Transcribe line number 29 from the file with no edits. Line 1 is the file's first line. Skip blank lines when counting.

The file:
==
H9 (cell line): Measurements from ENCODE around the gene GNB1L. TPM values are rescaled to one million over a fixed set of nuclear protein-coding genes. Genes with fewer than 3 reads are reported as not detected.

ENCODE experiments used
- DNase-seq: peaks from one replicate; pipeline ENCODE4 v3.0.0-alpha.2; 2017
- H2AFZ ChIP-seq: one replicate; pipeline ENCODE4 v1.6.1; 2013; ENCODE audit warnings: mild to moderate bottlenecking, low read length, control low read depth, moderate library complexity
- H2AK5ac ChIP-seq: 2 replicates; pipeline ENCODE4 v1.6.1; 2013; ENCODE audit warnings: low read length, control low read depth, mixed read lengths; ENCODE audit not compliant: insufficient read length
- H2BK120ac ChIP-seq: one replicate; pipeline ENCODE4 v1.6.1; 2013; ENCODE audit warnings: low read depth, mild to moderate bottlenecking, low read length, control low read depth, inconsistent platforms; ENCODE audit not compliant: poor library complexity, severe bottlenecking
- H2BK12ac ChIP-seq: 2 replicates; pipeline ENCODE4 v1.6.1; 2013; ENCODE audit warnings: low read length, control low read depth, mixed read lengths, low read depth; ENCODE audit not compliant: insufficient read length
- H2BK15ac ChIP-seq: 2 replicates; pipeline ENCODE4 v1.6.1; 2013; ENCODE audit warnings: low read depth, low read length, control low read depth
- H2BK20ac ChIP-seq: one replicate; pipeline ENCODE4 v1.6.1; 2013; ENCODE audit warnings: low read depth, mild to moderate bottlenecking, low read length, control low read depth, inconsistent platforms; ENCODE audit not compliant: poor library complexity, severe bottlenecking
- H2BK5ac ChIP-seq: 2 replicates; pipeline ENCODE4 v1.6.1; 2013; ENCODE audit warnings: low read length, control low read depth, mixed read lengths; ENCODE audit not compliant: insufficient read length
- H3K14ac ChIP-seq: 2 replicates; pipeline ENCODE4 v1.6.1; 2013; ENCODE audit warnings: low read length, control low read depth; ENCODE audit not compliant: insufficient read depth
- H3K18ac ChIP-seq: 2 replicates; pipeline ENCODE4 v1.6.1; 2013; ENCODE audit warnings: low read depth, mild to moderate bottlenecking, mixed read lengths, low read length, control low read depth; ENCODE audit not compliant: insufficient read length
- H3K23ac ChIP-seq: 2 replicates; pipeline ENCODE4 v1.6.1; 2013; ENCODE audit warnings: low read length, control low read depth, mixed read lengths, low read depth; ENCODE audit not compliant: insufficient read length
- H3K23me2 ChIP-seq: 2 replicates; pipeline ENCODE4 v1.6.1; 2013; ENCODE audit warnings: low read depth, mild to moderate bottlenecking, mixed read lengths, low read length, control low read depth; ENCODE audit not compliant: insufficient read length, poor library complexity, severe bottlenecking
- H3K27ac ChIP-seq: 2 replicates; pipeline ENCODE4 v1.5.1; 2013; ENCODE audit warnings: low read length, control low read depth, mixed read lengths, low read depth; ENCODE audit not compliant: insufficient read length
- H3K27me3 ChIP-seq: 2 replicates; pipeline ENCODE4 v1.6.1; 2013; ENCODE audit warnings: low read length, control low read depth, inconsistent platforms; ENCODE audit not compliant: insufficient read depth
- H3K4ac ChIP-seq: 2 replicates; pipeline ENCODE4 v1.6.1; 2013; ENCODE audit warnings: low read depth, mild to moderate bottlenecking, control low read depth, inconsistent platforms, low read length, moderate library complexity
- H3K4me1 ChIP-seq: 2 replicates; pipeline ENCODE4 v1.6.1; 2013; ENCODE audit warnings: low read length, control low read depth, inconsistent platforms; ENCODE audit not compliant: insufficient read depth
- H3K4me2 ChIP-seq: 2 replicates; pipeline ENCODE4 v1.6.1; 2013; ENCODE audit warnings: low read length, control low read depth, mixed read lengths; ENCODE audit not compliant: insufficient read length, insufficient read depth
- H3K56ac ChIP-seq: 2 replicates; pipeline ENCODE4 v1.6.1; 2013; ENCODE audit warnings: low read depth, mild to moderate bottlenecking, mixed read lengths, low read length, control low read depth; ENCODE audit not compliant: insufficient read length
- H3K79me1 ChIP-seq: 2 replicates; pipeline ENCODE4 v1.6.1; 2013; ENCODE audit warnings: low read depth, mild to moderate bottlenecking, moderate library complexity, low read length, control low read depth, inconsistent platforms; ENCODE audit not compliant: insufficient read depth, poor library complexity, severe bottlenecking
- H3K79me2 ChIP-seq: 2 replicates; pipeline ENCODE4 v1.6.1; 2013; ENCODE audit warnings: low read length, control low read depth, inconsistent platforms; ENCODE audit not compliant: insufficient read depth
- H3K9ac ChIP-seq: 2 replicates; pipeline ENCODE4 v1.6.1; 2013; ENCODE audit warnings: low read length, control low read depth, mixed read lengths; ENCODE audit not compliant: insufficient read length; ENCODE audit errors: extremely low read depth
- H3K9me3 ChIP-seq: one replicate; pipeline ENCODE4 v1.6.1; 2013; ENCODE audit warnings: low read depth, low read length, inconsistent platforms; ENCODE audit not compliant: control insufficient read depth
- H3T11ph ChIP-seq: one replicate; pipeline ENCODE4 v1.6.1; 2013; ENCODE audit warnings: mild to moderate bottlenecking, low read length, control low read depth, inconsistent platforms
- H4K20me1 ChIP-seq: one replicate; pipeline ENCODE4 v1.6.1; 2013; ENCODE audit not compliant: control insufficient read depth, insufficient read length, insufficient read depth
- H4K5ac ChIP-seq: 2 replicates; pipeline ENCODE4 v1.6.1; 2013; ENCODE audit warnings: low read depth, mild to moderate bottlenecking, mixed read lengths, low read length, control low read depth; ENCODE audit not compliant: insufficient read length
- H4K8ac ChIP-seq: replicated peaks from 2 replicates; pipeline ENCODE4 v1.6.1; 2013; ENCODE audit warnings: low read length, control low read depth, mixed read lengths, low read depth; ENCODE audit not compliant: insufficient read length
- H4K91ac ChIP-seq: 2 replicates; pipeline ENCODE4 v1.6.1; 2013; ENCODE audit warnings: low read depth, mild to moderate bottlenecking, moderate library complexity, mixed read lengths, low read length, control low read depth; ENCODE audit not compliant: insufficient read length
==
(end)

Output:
- H4K91ac ChIP-seq: 2 replicates; pipeline ENCODE4 v1.6.1; 2013; ENCODE audit warnings: low read depth, mild to moderate bottlenecking, moderate library complexity, mixed read lengths, low read length, control low read depth; ENCODE audit not compliant: insufficient read length